Healthy International Recipe: Swedish Meatballs, Celeriac Puree and Quick Pickle Cucumbers4 min read
Swedes practically wrote the book on winter comfort foods- to which this recipe can attest. If its going to be pitch black and zero degrees by dinner time (standard winter weather in Stockholm), you’d better have something good to eat! These Swedish meatballs fit the bill. They’re warming and savory, and fill your kitchen with the most delicious smells. I ate my fair share of Swedish meatballs while living in Stockholm, both traditional and reinterpreted, and I think this recipe lightens up the dish just enough, while still capturing the highlights of the beloved original. Traditionally served with mashed or boiled potatoes, these meatballs are served with a healthier celeriac purée. Trust me, you won’t even miss the potatoes when you taste this silky smooth, flavorful side. This recipe makes a lot of meatballs, but you’ll be thankful for leftovers once you try them. This dish is a healthy Swedish classic you can feel good about serving and eating.
- 1 lb. ground lean beef
- 1 lb. ground lean lamb
- 1 cup whole wheat panko breadcrumbs
- 1 1/2 cups skim milk (substitute almond milk if you’re dairy sensitive)
- 1 egg
- 1/4 cup chopped parsley
- 4 garlic cloves, minced
- 1 medium yellow onion, minced
- 1/2 teaspoon allspice
- 1/2 teaspoon ground ginger
- 1/2 teaspoon salt
- 1/2 teaspoon black pepper
- 3 tablespoons butter
- 1 1/2 cups beef stock
- 2 tablespoons flour
- Splash of brandy (optional)
- In the bowl of an electric mixer fitted with the paddle attachment, combine the panko and the milk and allow to soak for 10 minutes.
- To the bowl, add the ground beef and lamb, the egg, parsley, garlic cloves, allspice, ginger, and the salt and pepper.
- In a large pan, melt 1 tbsp. butter, and add the minced onion. Sauté until tender and starting to turn golden, about 8 minutes. Remove the onions and add them to the mixer. Whip the meatball mixture for five minutes on medium speed.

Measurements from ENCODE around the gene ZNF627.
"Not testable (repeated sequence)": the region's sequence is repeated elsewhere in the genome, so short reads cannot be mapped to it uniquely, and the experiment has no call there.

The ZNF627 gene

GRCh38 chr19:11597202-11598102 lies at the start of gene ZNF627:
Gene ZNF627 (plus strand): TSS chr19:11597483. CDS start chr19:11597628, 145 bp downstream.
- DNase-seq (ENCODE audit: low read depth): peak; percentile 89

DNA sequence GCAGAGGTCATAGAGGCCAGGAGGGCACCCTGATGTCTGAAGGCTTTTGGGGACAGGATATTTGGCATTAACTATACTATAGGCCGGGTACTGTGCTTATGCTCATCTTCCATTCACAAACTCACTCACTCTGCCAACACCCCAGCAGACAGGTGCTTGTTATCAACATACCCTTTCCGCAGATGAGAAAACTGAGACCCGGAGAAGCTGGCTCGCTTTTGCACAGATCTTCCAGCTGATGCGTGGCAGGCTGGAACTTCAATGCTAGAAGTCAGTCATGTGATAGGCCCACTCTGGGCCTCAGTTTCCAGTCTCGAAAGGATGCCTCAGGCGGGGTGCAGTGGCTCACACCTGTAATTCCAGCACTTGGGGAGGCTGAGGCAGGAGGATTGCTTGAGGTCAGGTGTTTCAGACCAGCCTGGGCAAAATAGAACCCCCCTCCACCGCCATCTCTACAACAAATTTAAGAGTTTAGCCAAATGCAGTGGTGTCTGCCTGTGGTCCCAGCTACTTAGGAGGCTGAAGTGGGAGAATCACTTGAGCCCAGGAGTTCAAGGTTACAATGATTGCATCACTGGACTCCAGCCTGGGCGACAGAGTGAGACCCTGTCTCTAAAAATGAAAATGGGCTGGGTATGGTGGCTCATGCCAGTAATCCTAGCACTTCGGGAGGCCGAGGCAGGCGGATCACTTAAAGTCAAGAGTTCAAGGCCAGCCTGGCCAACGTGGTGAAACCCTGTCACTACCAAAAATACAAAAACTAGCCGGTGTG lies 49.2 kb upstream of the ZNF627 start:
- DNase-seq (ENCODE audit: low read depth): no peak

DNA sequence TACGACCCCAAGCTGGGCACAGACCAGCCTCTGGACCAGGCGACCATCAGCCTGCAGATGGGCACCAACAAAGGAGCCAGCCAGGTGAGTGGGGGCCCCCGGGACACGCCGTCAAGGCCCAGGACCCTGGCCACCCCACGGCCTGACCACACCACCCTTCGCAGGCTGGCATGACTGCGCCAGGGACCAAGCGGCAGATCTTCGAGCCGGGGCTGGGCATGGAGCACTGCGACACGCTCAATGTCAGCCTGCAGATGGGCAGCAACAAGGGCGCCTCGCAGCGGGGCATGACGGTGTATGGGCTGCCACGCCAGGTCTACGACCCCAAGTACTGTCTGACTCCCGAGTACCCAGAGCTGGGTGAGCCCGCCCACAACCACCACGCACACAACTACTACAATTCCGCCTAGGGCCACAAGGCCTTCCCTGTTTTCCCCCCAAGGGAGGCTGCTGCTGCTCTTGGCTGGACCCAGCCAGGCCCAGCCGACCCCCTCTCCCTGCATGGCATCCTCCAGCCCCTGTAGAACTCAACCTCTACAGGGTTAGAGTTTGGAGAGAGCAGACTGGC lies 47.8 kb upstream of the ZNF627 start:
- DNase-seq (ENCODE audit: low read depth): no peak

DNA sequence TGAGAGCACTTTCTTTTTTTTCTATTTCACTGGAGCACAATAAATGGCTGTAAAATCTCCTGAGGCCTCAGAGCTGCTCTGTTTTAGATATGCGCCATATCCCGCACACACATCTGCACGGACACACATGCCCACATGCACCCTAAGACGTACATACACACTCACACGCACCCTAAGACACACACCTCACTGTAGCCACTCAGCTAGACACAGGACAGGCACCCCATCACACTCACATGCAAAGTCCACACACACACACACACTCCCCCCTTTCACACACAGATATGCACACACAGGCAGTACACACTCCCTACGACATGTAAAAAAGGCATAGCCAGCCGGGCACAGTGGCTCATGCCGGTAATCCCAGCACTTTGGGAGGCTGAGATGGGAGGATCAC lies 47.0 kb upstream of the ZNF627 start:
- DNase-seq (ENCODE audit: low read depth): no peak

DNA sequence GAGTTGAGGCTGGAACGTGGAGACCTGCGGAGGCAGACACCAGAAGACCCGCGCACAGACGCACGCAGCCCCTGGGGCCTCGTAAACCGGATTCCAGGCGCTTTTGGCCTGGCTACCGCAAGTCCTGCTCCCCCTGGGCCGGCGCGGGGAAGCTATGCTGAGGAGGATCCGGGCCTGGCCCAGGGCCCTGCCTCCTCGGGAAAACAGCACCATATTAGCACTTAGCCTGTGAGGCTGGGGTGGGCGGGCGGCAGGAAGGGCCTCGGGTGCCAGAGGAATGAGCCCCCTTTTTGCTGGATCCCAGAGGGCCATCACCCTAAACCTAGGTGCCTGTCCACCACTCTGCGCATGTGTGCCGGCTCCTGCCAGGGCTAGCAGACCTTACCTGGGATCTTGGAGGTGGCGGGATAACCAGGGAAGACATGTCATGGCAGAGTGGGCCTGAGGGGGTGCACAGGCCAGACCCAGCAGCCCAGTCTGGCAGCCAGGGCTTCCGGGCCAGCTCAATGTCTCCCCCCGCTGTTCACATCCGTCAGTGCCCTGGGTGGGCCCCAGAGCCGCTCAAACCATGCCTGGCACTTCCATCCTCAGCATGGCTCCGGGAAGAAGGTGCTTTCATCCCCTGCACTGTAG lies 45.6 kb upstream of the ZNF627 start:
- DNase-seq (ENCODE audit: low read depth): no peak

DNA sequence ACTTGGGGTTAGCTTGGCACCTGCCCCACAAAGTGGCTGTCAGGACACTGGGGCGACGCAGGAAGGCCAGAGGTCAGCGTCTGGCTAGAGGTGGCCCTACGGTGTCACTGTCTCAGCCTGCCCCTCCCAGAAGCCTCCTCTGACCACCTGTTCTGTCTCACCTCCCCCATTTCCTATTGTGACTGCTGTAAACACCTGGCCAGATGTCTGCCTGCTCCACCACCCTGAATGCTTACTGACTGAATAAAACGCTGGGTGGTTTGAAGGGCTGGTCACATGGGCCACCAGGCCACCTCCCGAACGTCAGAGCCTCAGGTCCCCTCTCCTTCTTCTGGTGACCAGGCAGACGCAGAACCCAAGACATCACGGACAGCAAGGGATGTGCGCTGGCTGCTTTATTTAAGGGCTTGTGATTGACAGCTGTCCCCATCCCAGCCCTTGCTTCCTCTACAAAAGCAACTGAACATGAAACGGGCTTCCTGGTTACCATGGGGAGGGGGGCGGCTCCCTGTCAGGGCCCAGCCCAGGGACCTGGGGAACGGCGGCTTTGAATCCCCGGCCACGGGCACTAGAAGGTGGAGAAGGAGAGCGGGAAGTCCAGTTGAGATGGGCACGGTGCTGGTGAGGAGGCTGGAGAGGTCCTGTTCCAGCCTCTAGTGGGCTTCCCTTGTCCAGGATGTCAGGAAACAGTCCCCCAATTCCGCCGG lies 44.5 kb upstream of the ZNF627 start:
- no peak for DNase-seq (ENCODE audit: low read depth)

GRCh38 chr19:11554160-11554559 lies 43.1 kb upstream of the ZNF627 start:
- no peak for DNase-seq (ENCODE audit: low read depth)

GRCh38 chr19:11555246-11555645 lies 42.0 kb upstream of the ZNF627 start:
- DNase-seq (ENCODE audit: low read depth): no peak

- In the same pan from the onions, heat 1 tsp. butter over medium. Working in batches, form the meatballs with your hands. I like mine smaller, just slightly bigger than a quarter. Add them to the pan to brown in the butter on all sides. To encourage their round shape, I forcefully shake them around in the pan so they roll around and brown evenly, but do what you like. Remove to a plate, and continue browning the meatballs in batches until you’re through, adding more butter to the pan as needed.
- In the same pan you used for the meatballs, add the beef stock and bring up to a simmer, scraping up all the browned bits from the bottom of the pan. Slowly sift over the flour, whisking constantly to ward off lumps. Bring it up to a boil, then lower the heat and allow to thicken. Season with salt and pepper to taste. If using the brandy, add a splash now and let the heat cook off the alcohol a bit.
- Add the meatballs to the gravy and toss them to coat. Allow them to heat up in the gravy, and check to see they’re cooked all the way through. Serve alongside the celeriac purée and quick pickle cucumbers (recipes below) with some lingonberry jam.
- 3 large celeriac roots (should yield about 4 cups once diced)
- 1 cup skim milk (may need a little more or a little less)
- 1 cup low-fat sour cream or filmjölk
- 5 garlic cloves
- Salt and pepper to taste
- Dice the celeriac and put it in a large pot with the garlic cloves. Cover with water (add a pinch of salt) and bring up to a boil, cooking until tender. Drain the celeriac and add to a blender in batches, adding just enough milk to allow it to purée.
- Once you’ve blended all the celeriac, add everything to a large pot over low heat. Add the sour cream and season with salt and pepper to taste.
Quick Pickle Cucumbers
- Six Kirby cucumbers, or two English cucumbers
- 1 teaspoon kosher salt
- 1 teaspoon sugar
- 1/2 teaspoon black pepper
- 1 tablespoon white wine vinegar
- Slice the cucumbers thinly into disks, and add them to a bowl with the salt, sugar, pepper, and vinegar.
- Mix everything to combine, and allow to marinade for as long as possible (even overnight if you can).